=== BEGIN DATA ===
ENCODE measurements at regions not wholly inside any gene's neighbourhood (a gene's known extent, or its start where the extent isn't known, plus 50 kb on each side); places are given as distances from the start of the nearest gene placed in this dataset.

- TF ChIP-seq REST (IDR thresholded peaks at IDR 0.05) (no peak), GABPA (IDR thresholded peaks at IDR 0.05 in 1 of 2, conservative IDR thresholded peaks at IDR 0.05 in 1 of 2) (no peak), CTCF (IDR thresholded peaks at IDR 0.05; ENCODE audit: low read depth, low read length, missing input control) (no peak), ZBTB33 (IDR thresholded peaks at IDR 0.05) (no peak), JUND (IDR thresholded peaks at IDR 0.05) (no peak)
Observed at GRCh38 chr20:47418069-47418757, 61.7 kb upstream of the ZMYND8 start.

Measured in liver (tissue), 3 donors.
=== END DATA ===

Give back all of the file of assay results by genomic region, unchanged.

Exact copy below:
ENCODE measurements at regions not wholly inside any gene's neighbourhood (a gene's known extent, or its start where the extent isn't known, plus 50 kb on each side); places are given as distances from the start of the nearest gene placed in this dataset.

- TF ChIP-seq REST (IDR thresholded peaks at IDR 0.05) (no peak), GABPA (IDR thresholded peaks at IDR 0.05 in 1 of 2, conservative IDR thresholded peaks at IDR 0.05 in 1 of 2) (no peak), CTCF (IDR thresholded peaks at IDR 0.05; ENCODE audit: low read depth, low read length, missing input control) (no peak), ZBTB33 (IDR thresholded peaks at IDR 0.05) (no peak), JUND (IDR thresholded peaks at IDR 0.05) (no peak)
Observed at GRCh38 chr20:47418069-47418757, 61.7 kb upstream of the ZMYND8 start.

Measured in liver (tissue), 3 donors.